Orientation Guide

  1. i. Introduction
  2. 1. Suite Overview
    1. 1.1. What is TDF?
    2. 1.2. What is TenDRA?
    3. 1.3. Using the TenDRA Compiler
    4. 1.4. TDF Producers
    5. 1.5. TDF Installers
    6. 1.6. TDF Tools
    7. 1.7. Compiler Writing Tools
  3. 2. Project Organisation
    1. 2.1. A tour of $PREFIX
    2. 2.2. Dependencies
    3. 2.3. Bootstrap
  4. 3. Building
    1. 3.1. Building APIs
    2. 3.2. Production of TDF
    3. 3.3. Installation of TDF

First published .

Revision History


Merged suite purpose overview into the Orientation Guide.


Initial revision of the Orientation Guide.


Added suite purpose overview verbatim from Rob Andrews's unofficial TenDRA homepage.


Initial revision of the Suite Purpose Overview.

i. Introduction

TenDRA is a relatively complex system. This document attempts to orientate the reader amongst the maze of file types and tools, and to help show how it all fits together. The focus here is primarily on what files live where, and how they are involved; the details of each stage are not discussed at length.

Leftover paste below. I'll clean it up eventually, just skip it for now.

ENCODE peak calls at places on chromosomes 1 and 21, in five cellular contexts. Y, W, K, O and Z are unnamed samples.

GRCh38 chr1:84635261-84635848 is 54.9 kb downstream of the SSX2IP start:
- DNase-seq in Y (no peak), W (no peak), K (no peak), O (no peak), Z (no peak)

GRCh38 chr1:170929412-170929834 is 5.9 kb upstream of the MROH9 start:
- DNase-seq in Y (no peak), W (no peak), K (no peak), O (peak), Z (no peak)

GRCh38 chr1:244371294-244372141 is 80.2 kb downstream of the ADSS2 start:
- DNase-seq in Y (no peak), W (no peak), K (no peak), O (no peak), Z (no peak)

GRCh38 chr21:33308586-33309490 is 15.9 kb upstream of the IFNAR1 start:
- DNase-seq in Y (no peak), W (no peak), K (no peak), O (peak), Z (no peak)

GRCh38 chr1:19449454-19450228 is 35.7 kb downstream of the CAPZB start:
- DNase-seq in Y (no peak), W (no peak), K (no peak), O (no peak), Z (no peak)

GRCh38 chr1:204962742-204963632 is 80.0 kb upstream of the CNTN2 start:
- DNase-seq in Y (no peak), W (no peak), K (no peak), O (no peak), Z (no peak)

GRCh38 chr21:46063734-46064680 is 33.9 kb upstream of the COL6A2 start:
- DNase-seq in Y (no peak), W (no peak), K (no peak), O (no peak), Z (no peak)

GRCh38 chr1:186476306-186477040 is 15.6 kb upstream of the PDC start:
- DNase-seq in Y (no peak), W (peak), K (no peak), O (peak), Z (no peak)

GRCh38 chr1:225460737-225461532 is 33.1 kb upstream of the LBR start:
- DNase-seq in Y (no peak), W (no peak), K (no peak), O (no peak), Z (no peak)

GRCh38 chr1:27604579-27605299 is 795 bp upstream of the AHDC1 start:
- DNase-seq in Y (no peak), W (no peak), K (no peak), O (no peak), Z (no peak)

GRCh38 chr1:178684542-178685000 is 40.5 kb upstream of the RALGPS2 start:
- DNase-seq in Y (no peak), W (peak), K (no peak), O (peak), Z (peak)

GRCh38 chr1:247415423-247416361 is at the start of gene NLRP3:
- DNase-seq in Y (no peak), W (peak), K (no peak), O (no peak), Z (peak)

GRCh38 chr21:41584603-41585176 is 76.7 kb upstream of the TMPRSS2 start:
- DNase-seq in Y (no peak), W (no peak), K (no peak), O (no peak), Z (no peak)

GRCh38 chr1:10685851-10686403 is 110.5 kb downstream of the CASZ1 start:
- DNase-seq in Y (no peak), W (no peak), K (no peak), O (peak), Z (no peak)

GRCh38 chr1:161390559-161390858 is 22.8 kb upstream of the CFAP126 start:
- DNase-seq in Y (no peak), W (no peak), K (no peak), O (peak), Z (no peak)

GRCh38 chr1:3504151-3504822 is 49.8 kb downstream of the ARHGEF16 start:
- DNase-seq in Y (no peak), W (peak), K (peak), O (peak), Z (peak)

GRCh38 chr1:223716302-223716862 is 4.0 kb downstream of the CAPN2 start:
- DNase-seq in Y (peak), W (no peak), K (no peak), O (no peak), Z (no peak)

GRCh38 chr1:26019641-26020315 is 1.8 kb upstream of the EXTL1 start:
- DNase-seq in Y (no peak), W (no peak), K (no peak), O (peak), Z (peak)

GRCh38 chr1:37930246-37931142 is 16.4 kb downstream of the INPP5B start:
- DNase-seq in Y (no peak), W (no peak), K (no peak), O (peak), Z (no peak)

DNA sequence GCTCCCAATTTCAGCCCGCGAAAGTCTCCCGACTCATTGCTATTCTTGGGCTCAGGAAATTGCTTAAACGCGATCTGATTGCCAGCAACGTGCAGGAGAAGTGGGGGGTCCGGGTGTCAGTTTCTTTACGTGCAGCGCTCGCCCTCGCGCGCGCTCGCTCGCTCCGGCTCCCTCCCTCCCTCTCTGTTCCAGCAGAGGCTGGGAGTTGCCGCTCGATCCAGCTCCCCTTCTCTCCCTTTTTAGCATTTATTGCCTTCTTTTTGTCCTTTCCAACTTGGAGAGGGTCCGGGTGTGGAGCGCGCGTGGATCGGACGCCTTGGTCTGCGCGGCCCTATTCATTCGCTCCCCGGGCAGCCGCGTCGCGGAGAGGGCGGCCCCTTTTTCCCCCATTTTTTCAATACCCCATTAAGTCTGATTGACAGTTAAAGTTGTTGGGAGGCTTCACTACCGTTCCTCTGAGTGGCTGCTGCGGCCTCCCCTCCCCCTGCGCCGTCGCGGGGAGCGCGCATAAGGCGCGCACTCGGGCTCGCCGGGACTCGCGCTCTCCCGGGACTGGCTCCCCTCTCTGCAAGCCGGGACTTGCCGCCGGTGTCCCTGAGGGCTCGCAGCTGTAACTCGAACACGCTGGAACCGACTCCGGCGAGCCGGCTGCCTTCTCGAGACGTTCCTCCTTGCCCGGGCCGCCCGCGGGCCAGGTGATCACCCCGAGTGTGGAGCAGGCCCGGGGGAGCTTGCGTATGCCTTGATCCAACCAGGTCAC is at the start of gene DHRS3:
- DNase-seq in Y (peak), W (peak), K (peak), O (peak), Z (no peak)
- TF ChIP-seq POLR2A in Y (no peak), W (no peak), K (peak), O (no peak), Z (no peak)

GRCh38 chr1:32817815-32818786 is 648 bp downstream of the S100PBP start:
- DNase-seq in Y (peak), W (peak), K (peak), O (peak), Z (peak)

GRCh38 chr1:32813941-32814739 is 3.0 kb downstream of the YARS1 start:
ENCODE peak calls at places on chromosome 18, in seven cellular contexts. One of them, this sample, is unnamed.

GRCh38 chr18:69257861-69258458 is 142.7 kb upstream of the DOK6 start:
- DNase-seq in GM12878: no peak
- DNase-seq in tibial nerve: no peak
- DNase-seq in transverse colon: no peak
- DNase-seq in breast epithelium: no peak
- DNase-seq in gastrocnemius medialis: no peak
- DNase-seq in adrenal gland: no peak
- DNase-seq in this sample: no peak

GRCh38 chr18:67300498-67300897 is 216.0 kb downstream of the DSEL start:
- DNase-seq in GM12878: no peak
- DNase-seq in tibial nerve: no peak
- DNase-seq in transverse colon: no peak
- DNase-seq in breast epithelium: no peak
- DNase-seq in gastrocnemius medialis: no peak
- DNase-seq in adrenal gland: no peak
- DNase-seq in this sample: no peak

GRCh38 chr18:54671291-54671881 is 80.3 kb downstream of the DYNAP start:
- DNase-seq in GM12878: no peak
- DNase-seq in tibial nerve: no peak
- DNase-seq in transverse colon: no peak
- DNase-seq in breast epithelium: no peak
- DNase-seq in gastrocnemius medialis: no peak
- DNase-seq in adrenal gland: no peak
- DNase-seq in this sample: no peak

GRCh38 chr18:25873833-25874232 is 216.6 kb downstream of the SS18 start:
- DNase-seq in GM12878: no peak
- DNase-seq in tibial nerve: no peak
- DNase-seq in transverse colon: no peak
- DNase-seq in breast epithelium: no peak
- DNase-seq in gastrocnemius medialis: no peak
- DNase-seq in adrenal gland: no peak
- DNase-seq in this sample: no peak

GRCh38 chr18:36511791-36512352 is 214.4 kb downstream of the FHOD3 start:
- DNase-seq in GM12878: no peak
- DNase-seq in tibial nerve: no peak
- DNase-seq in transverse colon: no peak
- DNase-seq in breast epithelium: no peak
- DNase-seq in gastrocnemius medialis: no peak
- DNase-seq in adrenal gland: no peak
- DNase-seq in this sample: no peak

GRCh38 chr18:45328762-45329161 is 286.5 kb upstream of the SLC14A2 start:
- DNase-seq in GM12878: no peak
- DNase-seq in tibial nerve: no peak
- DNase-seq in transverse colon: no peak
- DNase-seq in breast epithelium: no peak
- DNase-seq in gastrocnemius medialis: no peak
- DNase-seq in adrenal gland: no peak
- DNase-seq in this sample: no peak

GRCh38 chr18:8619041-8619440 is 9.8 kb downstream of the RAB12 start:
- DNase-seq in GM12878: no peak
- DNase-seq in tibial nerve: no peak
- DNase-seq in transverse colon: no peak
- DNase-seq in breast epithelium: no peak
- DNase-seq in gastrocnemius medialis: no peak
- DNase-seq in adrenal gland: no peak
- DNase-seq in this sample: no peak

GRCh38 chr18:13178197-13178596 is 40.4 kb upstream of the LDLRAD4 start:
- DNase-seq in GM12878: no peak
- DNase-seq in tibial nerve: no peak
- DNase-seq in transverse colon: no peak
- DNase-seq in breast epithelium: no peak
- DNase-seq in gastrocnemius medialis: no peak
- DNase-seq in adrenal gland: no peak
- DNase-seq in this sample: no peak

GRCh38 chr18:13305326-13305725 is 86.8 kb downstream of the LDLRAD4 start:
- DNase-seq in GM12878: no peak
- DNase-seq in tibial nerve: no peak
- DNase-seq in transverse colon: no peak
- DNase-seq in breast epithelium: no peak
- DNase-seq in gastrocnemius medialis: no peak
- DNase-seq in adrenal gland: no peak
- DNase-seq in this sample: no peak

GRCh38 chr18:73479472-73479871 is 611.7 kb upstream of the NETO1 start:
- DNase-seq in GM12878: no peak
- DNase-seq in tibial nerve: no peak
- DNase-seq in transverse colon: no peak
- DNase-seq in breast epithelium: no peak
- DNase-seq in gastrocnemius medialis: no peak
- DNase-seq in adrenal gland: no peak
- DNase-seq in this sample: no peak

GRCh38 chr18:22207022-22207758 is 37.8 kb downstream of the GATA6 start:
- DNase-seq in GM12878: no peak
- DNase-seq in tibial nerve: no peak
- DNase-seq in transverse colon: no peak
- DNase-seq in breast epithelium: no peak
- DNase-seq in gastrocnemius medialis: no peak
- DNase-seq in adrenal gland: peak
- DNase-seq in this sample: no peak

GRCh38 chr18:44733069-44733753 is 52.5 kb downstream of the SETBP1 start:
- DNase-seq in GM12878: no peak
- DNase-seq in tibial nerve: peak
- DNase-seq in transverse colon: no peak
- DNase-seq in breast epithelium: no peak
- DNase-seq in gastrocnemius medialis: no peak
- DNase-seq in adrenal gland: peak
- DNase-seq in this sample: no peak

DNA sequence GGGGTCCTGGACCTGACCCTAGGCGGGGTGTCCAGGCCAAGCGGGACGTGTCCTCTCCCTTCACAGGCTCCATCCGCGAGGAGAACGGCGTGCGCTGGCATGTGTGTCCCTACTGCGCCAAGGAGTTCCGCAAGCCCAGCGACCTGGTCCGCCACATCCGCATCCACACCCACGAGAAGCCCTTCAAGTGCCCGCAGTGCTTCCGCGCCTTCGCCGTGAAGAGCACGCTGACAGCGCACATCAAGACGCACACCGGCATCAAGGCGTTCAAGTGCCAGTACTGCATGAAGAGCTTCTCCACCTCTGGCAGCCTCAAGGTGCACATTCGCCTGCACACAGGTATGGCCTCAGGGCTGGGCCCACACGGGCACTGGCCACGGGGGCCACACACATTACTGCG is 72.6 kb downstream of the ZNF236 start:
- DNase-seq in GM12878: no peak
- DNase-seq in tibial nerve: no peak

A few examples are given, and it is recommended that you follow along and experiment with various alterations whilst reading. This is not a comprehensive guide; it only covers the areas which seemed to be most relevant.

1. Suite Overview

  1. 1.1. What is TDF?
  2. 1.2. What is TenDRA?
  3. 1.3. Using the TenDRA Compiler
  4. 1.4. TDF Producers
  5. 1.5. TDF Installers
  6. 1.6. TDF Tools
  7. 1.7. Compiler Writing Tools

1.1. What is TDF?